Consumers need simpler retirement products, says outgoing FSCS boss
Pension products should carry a quality mark from the City regulator so customers know they are buying good value, the outgoing chief executive of a savings safety net has suggested.
Mark Neale, who has previously announced his intention to step down after spending nine years as chief executive of the Financial Services Compensation Scheme (FSCS), suggested that pension products could be subject to a quality marking scheme by the Financial Conduct Authority (FCA).
The FSCS, which is funded by the financial services industry, is the UK’s lifeboat scheme for customers of financial services firms. It compensates customers for financial loss in cases where firms cannot pay themselves, such as when they have gone bust.
Mr Neale suggested that the wide range of retirement products makes it difficult for consumers to understand what they are getting.
He was due to highlight the issues in a speech at UK Finance’s Retail Banking Summit.
Mr Neale said: “My concern is with the great majority of people who are not financial experts and find financial products daunting.”
Some £2 billion of the £3.3 billion paid out in compensation costs between 2010 and 2019 was as a result of mis-selling or bad advice, according to the FSCS.
A significant proportion of this compensation was due to bad advice to transfer money from occupational schemes in order to invest in risky and illiquid assets, it said.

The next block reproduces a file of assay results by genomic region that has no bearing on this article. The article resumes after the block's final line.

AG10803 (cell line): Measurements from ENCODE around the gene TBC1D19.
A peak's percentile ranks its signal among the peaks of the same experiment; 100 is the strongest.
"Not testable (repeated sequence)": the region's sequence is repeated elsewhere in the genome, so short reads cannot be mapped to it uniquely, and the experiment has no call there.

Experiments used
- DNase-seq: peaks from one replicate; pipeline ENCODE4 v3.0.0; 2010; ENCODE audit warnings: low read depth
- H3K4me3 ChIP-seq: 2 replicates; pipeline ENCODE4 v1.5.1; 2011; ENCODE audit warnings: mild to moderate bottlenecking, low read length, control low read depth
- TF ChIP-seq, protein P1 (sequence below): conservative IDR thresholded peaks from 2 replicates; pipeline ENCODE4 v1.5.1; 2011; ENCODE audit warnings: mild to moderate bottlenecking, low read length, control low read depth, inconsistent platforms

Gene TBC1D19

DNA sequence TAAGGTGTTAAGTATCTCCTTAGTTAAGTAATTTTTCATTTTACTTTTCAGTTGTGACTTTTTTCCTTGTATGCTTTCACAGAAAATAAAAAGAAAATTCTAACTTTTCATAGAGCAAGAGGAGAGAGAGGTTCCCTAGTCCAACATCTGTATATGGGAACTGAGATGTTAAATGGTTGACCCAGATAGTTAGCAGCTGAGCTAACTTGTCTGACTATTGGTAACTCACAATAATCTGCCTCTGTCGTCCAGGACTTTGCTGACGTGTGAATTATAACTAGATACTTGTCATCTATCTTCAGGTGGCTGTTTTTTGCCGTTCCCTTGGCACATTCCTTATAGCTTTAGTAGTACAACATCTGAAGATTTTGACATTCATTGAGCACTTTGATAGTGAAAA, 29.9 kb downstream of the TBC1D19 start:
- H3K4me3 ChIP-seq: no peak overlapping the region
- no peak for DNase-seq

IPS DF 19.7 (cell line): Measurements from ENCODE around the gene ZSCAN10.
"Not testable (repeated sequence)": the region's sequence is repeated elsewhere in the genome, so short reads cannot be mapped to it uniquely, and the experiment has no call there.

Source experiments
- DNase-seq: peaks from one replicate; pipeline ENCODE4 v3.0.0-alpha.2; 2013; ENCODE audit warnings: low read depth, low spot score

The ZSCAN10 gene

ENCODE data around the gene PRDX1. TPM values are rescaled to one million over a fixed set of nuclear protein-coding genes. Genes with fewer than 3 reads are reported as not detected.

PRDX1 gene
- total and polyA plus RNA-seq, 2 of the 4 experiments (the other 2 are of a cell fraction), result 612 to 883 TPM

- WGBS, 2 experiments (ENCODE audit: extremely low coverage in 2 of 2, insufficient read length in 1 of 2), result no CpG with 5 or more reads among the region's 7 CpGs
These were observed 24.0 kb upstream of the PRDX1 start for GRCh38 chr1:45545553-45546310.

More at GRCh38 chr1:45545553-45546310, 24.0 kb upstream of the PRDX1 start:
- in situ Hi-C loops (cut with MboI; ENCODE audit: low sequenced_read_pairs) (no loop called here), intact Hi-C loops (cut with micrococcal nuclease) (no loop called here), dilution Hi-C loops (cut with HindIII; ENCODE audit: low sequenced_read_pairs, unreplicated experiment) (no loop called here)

The FSCS has paid out compensation of £581 million for these claims in the five years from 2014/15.
That compares with a figure of £80 million in the four years before the introduction of the pension freedoms, which give people a much greater choice over how they use their pension money.
Mr Neale also said he wanted to see higher FSCS protection limits for a more limited range of retirement products – so that no consumer is at risk of losing a major part of their pension if they are mis-advised about how to invest.
At the same time, he said he advocated prioritising protection of the consumer over maximising choice.
He said: “This means better and clearer incentives to save for retirement; simpler products and more default options; and better targeted communications, including about FSCS, when they matter to consumers.”